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Abstract: TH-PO207

Intestinal Phosphorus Absorption Assessment by Kinetic Modeling of 33P Radiotracer in Hemodialysis Patients

Session Information

Category: Bone and Mineral Metabolism

  • 402 Bone and Mineral Metabolism: Clinical

Authors

  • Hill Gallant, Kathleen M., Purdue University, West Lafayette, Indiana, United States
  • Stremke, Elizabeth, Purdue University, West Lafayette, Indiana, United States
  • Trevino, Laurie, Indiana University, Indianapolis, Indiana, United States
  • Moe, Sharon M., Indiana University School of Medicine, Indianapolis, Indiana, United States
  • Wastney, Meryl E., Metabolic Modeling Services, Blenheim, New Zealand
Background

Intestinal phosphorus (P) absorption is an important component of P homeostasis. In CKD, limiting P absorption is the goal of many pharmacologic therapies. 24-hr urine P has been used as a surrogate for P absorption, but recent balance studies demonstrate that this measure is highly variable and not related to net P absorption (Stremke, CJASN 2018). Further, 24-hr urine P is not useful in oliguric/anuric patients. Changes in serum P are equally problematic due to diurnal variation, fluxes with dialysis, and erratic dietary intake. We tested a 33P absorption method as a sensitive and direct assessment of P absorption in humans that can be used for clinical research in hemodialysis (HD) patients.

Methods

HD patients with stage 5D CKD were enrolled. Following 10 days of controlled study diet (~800 mg/d P), patients underwent HD and then were admitted as inpatients to a clinical research center for 2 days for P absorption testing. 33P radiotracer was administered PO with a meal containing a load of ~300 mg P, and blood sampled over 24-hr. The next day, a second dose of 33P was administered by IV and blood sampled for another 24-hr, followed by a second HD treatment. Serum 33P activity was measured by liquid scintillation, adjusted for decay and expressed as % of dose. The 33P data were analyzed by compartmental modeling using WinSAAM software. Intestinal absorption was calculated as the fraction moving into blood vs. moving down the intestinal tract into stool. Descriptive results from 14 unique subjects are presented.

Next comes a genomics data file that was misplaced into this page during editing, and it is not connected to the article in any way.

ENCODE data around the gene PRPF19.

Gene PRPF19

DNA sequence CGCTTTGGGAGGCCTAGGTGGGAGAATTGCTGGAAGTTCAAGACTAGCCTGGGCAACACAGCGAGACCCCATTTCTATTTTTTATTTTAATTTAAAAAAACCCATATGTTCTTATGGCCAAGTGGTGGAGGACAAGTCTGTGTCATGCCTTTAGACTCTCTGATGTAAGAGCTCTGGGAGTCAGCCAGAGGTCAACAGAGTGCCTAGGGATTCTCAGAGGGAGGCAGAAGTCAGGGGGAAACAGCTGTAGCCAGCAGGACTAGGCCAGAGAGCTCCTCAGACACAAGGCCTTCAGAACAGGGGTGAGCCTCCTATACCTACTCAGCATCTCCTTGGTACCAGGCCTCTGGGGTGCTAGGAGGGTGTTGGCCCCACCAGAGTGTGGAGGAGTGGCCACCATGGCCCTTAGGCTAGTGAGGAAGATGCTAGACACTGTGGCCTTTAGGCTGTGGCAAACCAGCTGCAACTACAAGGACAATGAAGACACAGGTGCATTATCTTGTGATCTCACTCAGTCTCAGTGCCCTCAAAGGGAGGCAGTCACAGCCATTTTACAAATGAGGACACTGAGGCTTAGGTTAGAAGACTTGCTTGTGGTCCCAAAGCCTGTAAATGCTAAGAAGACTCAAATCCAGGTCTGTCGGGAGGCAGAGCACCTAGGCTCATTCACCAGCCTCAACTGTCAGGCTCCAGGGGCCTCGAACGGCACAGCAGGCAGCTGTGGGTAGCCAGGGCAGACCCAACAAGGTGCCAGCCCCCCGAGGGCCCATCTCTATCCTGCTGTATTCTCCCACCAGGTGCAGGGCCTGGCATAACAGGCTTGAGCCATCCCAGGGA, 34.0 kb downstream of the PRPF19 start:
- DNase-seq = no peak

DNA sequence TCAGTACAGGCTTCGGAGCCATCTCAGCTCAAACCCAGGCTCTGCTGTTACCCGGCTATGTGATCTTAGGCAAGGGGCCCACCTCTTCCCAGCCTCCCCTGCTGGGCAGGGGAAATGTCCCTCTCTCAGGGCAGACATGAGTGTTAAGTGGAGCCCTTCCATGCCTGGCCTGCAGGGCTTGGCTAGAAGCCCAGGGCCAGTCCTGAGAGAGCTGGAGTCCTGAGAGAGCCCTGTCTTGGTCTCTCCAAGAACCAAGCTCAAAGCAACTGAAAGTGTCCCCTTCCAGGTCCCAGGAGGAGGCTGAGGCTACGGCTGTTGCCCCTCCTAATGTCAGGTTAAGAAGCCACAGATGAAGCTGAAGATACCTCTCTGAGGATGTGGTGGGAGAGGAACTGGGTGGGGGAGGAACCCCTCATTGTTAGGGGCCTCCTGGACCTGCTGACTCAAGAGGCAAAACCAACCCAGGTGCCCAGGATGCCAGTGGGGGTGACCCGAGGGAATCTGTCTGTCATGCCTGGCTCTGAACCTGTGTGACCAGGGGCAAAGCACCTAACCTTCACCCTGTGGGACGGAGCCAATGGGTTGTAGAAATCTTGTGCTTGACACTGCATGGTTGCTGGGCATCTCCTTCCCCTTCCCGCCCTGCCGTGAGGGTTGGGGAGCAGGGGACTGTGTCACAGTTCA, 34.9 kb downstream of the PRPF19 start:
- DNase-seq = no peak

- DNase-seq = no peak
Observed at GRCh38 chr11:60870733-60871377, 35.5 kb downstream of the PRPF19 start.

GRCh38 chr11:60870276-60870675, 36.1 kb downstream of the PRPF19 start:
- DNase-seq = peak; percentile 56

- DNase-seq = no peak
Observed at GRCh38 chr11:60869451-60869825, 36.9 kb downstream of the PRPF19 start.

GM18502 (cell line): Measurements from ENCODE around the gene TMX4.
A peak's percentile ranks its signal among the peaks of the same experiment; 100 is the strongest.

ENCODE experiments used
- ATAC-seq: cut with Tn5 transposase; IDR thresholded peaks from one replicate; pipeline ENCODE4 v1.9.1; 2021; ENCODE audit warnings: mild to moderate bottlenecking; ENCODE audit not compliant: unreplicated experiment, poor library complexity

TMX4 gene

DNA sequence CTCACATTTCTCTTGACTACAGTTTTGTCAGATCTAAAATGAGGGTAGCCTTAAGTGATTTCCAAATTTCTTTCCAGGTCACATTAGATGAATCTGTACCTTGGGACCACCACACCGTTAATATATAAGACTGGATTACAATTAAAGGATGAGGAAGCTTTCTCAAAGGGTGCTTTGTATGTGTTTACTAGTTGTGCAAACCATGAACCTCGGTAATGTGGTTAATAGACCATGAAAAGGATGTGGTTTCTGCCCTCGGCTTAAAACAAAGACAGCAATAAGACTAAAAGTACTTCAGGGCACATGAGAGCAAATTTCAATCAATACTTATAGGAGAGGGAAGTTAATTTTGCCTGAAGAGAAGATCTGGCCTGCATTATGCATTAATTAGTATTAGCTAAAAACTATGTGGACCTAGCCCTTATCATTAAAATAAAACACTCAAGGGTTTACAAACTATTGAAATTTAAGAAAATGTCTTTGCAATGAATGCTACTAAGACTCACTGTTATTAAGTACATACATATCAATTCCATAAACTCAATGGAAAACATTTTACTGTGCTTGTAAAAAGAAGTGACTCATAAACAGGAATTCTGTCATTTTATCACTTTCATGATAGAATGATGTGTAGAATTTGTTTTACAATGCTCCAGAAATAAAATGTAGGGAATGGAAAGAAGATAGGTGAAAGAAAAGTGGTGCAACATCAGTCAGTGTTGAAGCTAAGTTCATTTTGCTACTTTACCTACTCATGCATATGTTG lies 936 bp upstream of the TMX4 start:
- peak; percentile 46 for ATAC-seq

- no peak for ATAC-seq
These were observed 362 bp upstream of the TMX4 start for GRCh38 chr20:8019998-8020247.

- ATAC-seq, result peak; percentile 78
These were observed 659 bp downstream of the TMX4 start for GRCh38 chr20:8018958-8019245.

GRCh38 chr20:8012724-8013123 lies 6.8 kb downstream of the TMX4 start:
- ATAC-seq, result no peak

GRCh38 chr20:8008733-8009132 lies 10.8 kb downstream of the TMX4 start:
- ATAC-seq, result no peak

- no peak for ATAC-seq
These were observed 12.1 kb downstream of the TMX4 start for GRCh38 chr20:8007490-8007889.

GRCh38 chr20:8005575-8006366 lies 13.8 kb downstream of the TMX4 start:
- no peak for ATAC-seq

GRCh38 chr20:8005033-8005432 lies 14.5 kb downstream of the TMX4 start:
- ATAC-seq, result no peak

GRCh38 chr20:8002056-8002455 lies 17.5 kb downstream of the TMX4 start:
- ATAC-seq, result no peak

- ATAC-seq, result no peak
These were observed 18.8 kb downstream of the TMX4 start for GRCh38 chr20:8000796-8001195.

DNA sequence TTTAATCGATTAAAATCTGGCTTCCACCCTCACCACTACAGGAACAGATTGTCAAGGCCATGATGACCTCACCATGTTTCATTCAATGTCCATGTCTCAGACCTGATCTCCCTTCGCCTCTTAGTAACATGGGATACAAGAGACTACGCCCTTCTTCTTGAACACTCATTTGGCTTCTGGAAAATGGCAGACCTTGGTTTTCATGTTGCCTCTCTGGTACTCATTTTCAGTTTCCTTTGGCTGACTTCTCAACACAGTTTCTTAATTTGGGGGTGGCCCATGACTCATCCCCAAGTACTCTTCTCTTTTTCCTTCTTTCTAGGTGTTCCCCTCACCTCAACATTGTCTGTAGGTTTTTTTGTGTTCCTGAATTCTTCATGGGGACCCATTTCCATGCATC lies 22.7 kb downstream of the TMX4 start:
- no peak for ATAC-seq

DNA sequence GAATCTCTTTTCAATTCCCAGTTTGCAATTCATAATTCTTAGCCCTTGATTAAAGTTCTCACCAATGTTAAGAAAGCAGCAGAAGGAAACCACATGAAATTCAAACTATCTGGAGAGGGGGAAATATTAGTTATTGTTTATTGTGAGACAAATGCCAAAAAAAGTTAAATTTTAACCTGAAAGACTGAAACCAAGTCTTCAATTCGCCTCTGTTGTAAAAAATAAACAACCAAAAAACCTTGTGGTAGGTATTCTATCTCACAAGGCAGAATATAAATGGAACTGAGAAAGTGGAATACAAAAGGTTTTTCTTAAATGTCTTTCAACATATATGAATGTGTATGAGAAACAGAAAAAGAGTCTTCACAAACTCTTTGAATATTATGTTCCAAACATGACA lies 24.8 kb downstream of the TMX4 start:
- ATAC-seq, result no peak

Results

Serum P increased during the 48-hr of study that was during an interdialytic interval. To estimate how much additional P (i.e., over absorption) was entering the system, a second model was used. Average fractional P absorption was 58±17%. The absorption test was well-tolerated by patients in the study. Complications were limited to difficulties with venous access in some patients.

Conclusion

Fractional P absorption can be estimated directly by a test using oral and IV 33P administration; the test is feasible and well-tolerated in HD patients. This novel methodology can be used for clinical studies aimed at assessing physiology, pathophysiology, or interventions related to P absorption in HD patients.

Funding

  • NIDDK Support